Journalists normally come to governmental summits with pen and scissors in hand, because summarizing the extended remarks of Heads of State is a pretty difficult and tedious job. Leaders sometimes repeat things they’ve said before, or make remarks that don’t particularly bear reporting, or concentrate on specific problems that are not generally all that interesting.
The latest CELAC (Community of Latin American and Caribbean States) Summit ought to have been different though. Everyone was waiting for Cuba’s delegation, led by its president, Raúl Castro, in anticipation of his first public remarks since he and President Obama announced a prisoner exchange and the beginnings of negotiations to re-establish relations between Cuba and the United States.
Ever since that bombshell, a flood of stories have emerged on both sides of the Straits, filled with speculation about events both real and imagined, and as one would expect, sketching the parameters for public opinion about what might come next.
The media banquet has included tireless observations about how and when Cuba ought to do this, that, or the other, and has included musings about every possible scenario, even including a blatant provocation by a pseudo-artist whose aim was to humiliate the Cuban government by accusing it of intolerance.
Miami rapidly rushed in, with those who either opposed the opening, or else those who didn’t want to miss the boat, and after more than half a century of doing everything possible to destabilize Cuba’s society and government, suddenly its residents began to promote themselves as supervisors over the “changes” in Cuba, in accordance with the White House script.
The first public speech by the Cuban leader would define whether Cuba and its government would falter, or whether it had some magic formula for managing the subversive plan created by the White House.
If we read the reports filed by most journalists, Castro only said that changes to Cuba’s internal affairs would not be permitted. But he said much more than that, even delineating the principles that would govern the talks over bilateral relations.
Yet it’s almost as though the reporters couldn’t be bothered.
And suddenly, we are seeing a torrent of Miami “consultants” trying to capitalize on the process by issuing imaginative statements about what they think will happen next.
The hallmark of these economic and societal “gurus” is that they are completely unable to disconnect from their ideological bias and resentment and therefore they behave as though they were actually in charge all this time in Cuba, rather than the constitutional government that has evidently successfully led the country for more than 50 years.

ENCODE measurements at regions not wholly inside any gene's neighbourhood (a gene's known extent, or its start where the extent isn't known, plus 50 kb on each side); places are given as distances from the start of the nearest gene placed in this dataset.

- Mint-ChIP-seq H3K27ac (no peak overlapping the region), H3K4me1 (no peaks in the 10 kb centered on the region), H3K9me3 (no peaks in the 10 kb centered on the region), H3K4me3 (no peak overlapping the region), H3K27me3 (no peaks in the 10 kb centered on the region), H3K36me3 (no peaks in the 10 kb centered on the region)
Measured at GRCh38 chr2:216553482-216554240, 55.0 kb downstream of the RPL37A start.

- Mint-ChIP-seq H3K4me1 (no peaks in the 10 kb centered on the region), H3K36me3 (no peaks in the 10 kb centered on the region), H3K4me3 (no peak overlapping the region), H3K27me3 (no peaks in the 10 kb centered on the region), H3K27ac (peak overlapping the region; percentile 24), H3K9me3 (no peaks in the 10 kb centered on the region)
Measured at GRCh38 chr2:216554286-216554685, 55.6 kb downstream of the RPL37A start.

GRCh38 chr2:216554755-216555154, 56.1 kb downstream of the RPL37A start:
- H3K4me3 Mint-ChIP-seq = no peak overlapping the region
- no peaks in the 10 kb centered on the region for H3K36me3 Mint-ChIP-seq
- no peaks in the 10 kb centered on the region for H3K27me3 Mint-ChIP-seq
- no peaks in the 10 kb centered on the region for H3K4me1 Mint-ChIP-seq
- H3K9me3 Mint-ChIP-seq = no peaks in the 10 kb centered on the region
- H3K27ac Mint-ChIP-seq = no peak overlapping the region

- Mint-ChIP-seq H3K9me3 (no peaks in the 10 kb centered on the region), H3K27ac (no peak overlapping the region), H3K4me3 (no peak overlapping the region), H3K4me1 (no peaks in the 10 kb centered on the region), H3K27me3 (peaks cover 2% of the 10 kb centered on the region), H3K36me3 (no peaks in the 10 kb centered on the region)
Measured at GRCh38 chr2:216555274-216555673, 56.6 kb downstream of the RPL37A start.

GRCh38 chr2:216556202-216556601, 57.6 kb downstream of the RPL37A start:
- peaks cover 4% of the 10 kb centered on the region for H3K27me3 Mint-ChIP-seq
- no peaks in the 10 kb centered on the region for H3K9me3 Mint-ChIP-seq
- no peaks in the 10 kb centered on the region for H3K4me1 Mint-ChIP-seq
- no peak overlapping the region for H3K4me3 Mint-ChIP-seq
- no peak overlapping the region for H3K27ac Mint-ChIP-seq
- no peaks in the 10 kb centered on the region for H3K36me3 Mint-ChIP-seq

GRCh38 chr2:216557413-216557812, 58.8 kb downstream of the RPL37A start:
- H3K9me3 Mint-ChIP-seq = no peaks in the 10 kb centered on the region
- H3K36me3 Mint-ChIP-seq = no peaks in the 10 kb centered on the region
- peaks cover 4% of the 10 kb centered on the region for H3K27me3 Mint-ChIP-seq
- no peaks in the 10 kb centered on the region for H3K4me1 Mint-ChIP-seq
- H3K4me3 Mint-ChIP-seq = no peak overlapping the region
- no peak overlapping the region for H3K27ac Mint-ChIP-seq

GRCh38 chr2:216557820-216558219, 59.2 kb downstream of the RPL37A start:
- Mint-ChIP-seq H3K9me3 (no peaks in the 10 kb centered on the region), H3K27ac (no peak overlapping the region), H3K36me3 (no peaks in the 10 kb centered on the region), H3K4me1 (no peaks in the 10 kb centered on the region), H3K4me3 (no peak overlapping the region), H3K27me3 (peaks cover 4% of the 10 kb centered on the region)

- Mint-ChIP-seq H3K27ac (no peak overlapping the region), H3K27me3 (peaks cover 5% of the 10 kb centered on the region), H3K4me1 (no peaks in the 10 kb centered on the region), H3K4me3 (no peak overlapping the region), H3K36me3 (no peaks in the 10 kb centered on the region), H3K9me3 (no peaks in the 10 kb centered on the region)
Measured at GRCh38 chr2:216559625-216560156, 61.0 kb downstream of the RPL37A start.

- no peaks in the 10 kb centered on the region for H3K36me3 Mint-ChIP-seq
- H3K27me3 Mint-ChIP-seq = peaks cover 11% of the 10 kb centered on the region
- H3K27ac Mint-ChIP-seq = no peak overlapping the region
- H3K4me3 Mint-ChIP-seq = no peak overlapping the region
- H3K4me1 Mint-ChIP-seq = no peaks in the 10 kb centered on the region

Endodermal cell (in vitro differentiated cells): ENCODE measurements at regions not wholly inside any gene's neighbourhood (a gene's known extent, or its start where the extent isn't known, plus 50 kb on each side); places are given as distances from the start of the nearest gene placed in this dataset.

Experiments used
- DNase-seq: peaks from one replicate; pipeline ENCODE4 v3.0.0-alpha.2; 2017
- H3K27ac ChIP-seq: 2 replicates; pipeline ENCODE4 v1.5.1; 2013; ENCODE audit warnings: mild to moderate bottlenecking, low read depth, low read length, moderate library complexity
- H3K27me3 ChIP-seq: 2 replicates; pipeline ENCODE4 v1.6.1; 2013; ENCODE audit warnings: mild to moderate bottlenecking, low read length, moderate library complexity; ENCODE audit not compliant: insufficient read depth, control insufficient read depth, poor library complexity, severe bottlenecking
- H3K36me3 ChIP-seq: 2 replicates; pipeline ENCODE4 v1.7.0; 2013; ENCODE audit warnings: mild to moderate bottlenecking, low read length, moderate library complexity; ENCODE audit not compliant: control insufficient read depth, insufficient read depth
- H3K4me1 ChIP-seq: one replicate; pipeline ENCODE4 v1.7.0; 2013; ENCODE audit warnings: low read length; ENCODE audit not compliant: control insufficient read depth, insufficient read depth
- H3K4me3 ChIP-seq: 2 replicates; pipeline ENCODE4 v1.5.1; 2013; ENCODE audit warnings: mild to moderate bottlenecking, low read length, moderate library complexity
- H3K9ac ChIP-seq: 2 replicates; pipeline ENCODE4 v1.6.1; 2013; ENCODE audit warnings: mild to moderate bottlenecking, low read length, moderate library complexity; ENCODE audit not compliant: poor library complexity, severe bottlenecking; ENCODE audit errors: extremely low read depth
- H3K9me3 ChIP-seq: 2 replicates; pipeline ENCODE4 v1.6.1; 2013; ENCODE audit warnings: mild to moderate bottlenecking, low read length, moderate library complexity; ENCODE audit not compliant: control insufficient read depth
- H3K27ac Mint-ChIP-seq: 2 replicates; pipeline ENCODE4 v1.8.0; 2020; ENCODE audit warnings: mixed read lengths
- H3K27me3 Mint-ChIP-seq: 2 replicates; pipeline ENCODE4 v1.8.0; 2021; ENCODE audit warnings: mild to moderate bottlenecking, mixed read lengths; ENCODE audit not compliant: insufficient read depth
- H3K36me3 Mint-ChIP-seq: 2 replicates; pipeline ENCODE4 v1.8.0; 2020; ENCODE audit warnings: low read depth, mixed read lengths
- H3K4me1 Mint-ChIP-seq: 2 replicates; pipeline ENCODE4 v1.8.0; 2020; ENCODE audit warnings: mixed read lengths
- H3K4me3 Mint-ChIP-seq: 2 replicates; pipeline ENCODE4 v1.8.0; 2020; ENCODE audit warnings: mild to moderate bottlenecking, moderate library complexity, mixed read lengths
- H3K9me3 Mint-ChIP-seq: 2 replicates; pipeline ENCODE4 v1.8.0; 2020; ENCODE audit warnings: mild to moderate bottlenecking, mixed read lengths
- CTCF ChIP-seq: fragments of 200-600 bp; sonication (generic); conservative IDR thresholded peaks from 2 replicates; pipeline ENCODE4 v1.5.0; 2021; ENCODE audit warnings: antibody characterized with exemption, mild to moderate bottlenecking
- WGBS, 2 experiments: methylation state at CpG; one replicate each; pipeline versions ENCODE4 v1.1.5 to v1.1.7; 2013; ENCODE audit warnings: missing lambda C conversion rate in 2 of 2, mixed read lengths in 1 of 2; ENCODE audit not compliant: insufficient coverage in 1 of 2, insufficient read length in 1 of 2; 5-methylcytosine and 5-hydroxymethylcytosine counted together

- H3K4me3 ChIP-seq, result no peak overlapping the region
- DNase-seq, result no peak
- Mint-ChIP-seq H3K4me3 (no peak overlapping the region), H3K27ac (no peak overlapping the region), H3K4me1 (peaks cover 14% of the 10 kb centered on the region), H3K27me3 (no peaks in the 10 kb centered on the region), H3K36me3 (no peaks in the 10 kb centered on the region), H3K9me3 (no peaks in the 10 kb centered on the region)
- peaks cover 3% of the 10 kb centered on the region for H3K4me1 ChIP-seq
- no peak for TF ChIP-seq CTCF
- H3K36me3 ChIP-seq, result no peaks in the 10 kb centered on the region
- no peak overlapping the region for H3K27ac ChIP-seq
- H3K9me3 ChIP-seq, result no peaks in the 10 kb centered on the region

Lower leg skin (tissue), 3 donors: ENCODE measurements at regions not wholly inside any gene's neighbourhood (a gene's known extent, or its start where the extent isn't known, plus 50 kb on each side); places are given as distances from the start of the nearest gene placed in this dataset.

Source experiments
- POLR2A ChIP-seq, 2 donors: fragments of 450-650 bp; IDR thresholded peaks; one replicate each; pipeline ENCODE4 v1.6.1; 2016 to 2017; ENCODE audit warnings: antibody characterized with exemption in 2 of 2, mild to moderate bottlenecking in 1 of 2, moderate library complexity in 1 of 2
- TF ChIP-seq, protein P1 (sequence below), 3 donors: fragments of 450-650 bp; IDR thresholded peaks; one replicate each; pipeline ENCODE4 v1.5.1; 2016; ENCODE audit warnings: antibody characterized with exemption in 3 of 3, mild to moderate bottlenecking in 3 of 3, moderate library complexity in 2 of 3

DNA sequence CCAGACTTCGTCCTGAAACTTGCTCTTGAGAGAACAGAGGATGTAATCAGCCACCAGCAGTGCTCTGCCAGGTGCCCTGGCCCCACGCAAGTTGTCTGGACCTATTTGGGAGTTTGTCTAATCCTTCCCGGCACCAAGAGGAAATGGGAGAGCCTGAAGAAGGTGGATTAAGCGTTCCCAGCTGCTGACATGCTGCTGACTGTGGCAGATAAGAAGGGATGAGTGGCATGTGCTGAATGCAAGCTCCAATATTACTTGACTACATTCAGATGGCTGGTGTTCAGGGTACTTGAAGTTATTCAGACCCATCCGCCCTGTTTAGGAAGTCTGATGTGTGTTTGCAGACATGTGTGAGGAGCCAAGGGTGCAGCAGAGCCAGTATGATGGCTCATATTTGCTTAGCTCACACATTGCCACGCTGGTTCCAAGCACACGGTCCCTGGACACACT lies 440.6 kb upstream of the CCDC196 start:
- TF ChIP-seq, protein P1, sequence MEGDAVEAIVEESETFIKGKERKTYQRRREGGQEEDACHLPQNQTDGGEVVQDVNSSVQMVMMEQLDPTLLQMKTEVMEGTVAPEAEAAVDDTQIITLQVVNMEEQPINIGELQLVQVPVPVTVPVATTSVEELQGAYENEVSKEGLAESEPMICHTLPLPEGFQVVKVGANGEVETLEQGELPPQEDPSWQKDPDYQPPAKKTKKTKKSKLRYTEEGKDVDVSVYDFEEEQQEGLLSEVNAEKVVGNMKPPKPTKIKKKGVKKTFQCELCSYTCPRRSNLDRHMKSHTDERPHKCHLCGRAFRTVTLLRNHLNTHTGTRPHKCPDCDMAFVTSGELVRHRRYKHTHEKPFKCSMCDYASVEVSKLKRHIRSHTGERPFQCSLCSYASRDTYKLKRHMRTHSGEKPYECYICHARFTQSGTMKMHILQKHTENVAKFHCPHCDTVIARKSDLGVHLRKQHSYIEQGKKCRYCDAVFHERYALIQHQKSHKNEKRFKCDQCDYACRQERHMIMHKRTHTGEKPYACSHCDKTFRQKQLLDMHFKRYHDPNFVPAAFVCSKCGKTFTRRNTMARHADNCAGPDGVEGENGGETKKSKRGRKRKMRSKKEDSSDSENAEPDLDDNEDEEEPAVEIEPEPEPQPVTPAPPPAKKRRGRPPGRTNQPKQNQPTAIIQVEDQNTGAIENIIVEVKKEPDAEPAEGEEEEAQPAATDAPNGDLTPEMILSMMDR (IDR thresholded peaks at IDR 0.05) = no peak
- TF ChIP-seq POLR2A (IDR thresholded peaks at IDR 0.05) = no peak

It’s clear that these new “experts” in the Cuban economy and its mechanisms have no ability to read the guidelines established by Cuba’s leaders, and act as though Cuba were some kind of chaos that they are uniquely suited to resolve.
This in turn is bad news for U.S. business executives with a fundamentally erroneous view of Cuba. Buttressed by inept “advisers” who are unable to view the situation pragmatically, these firms will never understand how business is done in Cuba, nor will they able to function there, until they remove the charlatans from the game.
But at the end of the day, what did the Cuban president want to communicate, especially to Americans? Let’s take a look:
“ …governments with profound differences can find a solution to their problems, through respectful dialogue and exchanges on the basis of sovereign equality and reciprocity, for the benefit of their respective nations.”
Rule Number One: No to subversion, yes to trade and bilateral relations.
“…Cuba and the United States must learn the art of civilized co-existence, based on respect for the differences which exist between both governments and cooperation on issues of common interest, which contribute to solving the challenges we are facing in the hemisphere and the world.”
“However, it must not be supposed that, in order to achieve this, Cuba would renounce its ideals of independence and social justice, or abandon a single one of our principles, nor cede a millimeter in the defense of our national sovereignty.”
Rule Number Two: Differences will remain, and even so, it is possible to get along.
“…We will not invite, or accept any attempt to advise or exert pressure regarding our internal affairs. We have earned this sovereign right through great sacrifices and at the price of great risks.”